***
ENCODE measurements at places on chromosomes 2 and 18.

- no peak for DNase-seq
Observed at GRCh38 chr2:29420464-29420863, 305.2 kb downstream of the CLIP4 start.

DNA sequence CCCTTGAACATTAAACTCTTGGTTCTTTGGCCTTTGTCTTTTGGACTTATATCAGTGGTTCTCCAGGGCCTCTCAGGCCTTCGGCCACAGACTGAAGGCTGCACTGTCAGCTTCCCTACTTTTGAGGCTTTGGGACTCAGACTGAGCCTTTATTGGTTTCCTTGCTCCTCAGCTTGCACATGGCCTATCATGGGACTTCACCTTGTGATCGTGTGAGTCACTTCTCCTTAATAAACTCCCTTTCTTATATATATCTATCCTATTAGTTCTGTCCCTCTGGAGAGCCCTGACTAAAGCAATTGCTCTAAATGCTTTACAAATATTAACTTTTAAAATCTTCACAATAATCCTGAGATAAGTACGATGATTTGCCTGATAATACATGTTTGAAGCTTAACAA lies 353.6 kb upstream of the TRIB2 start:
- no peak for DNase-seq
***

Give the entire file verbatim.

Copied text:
ENCODE measurements at places on chromosomes 2 and 18.

- no peak for DNase-seq
Observed at GRCh38 chr2:29420464-29420863, 305.2 kb downstream of the CLIP4 start.

DNA sequence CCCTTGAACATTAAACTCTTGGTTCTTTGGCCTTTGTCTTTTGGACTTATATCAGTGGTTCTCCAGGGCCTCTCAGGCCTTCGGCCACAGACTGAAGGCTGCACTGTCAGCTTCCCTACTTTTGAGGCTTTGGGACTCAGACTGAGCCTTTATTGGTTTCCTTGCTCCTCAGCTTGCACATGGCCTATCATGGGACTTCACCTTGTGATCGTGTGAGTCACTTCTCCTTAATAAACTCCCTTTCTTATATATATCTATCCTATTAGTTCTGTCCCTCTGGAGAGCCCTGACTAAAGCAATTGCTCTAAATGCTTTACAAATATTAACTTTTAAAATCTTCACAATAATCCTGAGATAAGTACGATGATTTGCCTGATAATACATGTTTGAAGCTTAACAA lies 353.6 kb upstream of the TRIB2 start:
- no peak for DNase-seq